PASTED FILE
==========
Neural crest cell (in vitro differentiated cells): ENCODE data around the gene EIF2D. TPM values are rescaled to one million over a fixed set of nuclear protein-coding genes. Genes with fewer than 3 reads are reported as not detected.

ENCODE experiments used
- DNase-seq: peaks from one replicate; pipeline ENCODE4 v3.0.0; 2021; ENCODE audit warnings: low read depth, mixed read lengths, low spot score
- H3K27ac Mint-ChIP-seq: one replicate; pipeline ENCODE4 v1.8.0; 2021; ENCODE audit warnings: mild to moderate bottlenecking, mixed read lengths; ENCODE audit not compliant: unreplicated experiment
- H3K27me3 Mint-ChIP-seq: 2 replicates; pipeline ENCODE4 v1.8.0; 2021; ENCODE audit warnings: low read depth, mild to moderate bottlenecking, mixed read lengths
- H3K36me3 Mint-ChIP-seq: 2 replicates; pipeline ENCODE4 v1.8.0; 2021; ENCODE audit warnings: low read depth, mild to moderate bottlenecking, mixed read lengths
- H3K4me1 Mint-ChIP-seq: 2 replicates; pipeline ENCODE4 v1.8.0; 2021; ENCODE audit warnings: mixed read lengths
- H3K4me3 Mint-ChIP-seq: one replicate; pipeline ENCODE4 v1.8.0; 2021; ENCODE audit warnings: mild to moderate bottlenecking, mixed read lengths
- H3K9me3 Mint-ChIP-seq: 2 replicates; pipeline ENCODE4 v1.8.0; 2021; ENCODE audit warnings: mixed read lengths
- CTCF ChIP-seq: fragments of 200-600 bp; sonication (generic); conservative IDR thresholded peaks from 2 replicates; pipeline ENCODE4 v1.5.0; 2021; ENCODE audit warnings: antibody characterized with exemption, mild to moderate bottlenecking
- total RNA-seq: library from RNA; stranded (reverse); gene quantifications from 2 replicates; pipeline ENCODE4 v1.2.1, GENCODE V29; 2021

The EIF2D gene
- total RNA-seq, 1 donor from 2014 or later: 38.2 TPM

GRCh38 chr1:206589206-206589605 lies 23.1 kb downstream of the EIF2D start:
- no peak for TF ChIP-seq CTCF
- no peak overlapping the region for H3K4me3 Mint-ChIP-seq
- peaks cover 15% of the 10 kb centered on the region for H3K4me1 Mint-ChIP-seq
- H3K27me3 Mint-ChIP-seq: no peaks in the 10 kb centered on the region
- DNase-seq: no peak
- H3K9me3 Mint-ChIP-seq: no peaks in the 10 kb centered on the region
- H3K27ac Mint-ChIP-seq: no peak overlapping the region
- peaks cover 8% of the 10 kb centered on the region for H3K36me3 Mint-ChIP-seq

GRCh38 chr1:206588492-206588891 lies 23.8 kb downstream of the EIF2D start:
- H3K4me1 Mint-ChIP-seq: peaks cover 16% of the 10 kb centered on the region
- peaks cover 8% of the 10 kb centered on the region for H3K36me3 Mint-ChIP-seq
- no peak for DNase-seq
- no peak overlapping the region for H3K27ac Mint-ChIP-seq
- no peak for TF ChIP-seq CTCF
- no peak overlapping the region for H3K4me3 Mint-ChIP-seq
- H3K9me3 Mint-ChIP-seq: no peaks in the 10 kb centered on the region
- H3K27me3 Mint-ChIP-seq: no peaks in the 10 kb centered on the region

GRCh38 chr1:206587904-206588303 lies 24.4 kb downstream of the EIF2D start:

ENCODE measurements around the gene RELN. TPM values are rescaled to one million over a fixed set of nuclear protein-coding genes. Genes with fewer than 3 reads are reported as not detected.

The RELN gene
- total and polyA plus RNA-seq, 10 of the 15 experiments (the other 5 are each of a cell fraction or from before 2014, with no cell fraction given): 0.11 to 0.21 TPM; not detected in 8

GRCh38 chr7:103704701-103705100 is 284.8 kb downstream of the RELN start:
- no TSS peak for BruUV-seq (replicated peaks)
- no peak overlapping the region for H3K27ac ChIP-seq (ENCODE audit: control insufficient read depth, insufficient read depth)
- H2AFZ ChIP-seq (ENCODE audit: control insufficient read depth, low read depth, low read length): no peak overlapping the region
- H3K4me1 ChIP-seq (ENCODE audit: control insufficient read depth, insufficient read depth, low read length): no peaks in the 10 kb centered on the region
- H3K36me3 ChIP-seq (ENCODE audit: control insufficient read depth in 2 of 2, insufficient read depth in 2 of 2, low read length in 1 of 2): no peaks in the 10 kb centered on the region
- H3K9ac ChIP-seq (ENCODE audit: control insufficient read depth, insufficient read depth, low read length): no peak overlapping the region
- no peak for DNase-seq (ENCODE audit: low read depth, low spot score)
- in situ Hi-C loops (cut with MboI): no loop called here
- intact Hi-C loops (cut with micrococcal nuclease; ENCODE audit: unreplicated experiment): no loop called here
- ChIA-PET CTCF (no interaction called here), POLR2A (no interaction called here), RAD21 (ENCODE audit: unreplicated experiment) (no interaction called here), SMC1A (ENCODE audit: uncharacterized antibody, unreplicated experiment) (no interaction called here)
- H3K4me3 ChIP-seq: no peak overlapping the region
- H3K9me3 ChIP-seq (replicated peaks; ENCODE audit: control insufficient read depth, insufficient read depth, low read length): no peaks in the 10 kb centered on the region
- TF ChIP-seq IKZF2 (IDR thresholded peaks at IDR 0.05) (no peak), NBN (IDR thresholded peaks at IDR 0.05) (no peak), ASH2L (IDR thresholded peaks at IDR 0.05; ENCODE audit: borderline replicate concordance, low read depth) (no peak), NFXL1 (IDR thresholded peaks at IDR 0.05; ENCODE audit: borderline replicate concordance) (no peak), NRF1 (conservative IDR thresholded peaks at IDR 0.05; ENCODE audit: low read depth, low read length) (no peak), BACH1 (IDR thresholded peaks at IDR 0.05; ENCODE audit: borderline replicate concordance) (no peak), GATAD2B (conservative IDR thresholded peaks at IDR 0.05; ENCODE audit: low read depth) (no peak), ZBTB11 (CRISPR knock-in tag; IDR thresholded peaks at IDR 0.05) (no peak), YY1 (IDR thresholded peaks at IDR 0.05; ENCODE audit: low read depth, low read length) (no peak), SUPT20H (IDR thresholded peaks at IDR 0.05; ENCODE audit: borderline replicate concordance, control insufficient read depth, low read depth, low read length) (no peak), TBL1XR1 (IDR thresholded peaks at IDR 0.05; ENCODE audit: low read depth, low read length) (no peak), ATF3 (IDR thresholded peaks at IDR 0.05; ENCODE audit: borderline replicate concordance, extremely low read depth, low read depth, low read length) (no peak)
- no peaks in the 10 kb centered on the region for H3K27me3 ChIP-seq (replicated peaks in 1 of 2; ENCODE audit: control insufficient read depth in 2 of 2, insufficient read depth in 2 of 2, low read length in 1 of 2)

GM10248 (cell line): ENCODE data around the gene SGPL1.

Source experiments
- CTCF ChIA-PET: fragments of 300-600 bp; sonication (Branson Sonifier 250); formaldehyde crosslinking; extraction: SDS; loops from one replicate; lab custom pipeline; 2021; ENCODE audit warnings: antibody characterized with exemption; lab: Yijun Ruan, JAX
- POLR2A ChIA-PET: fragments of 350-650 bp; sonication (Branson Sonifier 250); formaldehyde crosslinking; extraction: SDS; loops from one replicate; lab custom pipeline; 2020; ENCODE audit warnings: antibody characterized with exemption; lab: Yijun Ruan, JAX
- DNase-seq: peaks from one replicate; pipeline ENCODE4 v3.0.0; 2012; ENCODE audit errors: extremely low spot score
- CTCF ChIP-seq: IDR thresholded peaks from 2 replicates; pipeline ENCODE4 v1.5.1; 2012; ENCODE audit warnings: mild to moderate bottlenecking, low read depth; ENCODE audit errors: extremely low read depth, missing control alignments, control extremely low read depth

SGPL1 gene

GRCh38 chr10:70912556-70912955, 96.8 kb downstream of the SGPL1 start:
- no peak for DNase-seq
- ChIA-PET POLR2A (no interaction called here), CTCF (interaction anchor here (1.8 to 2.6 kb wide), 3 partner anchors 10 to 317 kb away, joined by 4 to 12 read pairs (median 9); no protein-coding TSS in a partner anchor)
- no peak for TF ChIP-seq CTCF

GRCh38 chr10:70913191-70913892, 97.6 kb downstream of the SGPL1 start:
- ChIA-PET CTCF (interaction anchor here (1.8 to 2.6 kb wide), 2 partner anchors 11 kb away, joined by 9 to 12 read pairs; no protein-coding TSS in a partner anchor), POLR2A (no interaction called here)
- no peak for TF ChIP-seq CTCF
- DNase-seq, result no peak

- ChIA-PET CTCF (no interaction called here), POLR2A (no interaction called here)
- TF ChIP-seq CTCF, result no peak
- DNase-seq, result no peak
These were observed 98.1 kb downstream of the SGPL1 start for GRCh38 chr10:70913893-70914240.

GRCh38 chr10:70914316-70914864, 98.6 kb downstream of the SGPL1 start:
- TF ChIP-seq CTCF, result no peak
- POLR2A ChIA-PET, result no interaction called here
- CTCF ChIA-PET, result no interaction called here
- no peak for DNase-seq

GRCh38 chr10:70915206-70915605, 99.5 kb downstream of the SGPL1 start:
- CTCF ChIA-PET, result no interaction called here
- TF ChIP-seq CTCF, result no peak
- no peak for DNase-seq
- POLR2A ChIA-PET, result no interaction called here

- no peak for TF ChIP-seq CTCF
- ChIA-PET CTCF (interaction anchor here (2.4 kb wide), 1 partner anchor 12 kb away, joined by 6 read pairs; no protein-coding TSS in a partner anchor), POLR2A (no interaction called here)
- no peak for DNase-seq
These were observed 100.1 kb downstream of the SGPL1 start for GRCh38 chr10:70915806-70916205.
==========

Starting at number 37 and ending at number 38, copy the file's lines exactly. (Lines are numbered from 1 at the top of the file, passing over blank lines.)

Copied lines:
- no TSS peak for BruUV-seq (replicated peaks)
- no peak overlapping the region for H3K27ac ChIP-seq (ENCODE audit: control insufficient read depth, insufficient read depth)